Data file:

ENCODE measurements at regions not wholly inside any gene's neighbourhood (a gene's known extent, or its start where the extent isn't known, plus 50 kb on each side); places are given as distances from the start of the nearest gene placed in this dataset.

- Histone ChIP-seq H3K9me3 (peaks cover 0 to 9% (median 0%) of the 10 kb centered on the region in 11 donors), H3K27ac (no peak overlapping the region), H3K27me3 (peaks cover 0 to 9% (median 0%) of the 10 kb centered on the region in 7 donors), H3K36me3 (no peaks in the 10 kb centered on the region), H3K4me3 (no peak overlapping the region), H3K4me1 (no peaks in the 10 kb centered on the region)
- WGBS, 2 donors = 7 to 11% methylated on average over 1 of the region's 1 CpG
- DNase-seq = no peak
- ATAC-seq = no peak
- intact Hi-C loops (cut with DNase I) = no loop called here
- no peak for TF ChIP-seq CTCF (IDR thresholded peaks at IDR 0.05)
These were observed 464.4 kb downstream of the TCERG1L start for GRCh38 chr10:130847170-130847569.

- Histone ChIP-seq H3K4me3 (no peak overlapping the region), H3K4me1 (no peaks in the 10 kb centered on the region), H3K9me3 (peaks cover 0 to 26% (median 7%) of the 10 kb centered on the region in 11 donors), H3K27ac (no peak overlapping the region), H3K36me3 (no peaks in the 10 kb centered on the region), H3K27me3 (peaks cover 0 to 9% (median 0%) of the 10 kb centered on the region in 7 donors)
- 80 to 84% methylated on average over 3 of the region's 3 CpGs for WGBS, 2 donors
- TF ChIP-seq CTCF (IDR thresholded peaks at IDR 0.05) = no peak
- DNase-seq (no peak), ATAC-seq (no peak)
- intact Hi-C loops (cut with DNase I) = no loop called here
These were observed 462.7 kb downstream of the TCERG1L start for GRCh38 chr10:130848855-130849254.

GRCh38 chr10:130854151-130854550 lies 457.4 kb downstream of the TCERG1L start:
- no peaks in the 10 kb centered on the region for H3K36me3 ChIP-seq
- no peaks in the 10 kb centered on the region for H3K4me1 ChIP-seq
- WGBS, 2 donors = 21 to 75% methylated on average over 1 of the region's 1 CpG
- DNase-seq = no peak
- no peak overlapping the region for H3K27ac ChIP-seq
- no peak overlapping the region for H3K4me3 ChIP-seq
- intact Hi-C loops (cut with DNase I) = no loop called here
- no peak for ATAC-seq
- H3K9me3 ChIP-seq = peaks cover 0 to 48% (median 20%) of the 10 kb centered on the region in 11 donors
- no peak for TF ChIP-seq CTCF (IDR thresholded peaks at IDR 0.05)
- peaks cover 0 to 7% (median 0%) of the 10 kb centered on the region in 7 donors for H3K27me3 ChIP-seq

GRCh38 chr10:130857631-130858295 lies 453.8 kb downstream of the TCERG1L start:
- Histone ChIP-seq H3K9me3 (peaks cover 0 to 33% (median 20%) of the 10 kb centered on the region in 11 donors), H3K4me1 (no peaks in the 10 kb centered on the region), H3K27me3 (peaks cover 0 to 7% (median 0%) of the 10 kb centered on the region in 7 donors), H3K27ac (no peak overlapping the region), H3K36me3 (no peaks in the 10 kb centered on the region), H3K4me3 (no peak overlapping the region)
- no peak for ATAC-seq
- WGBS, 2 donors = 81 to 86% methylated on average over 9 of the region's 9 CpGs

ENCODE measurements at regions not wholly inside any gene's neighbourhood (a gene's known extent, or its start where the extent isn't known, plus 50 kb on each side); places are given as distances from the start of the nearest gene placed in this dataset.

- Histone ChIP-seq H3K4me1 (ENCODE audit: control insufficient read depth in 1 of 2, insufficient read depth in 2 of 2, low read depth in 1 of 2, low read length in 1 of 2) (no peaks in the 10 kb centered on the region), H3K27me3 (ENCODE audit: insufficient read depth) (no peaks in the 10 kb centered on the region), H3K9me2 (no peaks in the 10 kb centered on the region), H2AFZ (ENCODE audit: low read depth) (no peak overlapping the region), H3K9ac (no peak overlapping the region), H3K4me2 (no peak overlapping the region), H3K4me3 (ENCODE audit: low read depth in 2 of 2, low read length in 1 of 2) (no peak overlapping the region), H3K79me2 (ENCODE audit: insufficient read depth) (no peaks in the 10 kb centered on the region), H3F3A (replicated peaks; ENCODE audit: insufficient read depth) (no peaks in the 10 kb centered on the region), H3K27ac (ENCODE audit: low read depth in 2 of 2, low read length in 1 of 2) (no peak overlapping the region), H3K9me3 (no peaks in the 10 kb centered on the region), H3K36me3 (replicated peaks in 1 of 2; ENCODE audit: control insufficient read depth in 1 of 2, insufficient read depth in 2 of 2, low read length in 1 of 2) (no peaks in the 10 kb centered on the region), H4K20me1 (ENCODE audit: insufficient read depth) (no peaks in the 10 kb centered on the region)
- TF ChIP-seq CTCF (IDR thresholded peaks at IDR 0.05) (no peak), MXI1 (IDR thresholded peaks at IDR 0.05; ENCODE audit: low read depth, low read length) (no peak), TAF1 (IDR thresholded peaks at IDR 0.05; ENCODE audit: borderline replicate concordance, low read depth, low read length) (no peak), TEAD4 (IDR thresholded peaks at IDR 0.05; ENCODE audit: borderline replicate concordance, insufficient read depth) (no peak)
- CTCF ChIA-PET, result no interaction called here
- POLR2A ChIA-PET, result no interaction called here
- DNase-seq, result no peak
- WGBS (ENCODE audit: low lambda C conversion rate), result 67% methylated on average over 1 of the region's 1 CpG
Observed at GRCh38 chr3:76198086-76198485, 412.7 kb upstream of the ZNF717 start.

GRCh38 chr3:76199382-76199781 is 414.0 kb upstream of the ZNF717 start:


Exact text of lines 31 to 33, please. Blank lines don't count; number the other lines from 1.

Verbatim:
ENCODE measurements at regions not wholly inside any gene's neighbourhood (a gene's known extent, or its start where the extent isn't known, plus 50 kb on each side); places are given as distances from the start of the nearest gene placed in this dataset.

- Histone ChIP-seq H3K4me1 (ENCODE audit: control insufficient read depth in 1 of 2, insufficient read depth in 2 of 2, low read depth in 1 of 2, low read length in 1 of 2) (no peaks in the 10 kb centered on the region), H3K27me3 (ENCODE audit: insufficient read depth) (no peaks in the 10 kb centered on the region), H3K9me2 (no peaks in the 10 kb centered on the region), H2AFZ (ENCODE audit: low read depth) (no peak overlapping the region), H3K9ac (no peak overlapping the region), H3K4me2 (no peak overlapping the region), H3K4me3 (ENCODE audit: low read depth in 2 of 2, low read length in 1 of 2) (no peak overlapping the region), H3K79me2 (ENCODE audit: insufficient read depth) (no peaks in the 10 kb centered on the region), H3F3A (replicated peaks; ENCODE audit: insufficient read depth) (no peaks in the 10 kb centered on the region), H3K27ac (ENCODE audit: low read depth in 2 of 2, low read length in 1 of 2) (no peak overlapping the region), H3K9me3 (no peaks in the 10 kb centered on the region), H3K36me3 (replicated peaks in 1 of 2; ENCODE audit: control insufficient read depth in 1 of 2, insufficient read depth in 2 of 2, low read length in 1 of 2) (no peaks in the 10 kb centered on the region), H4K20me1 (ENCODE audit: insufficient read depth) (no peaks in the 10 kb centered on the region)
- TF ChIP-seq CTCF (IDR thresholded peaks at IDR 0.05) (no peak), MXI1 (IDR thresholded peaks at IDR 0.05; ENCODE audit: low read depth, low read length) (no peak), TAF1 (IDR thresholded peaks at IDR 0.05; ENCODE audit: borderline replicate concordance, low read depth, low read length) (no peak), TEAD4 (IDR thresholded peaks at IDR 0.05; ENCODE audit: borderline replicate concordance, insufficient read depth) (no peak)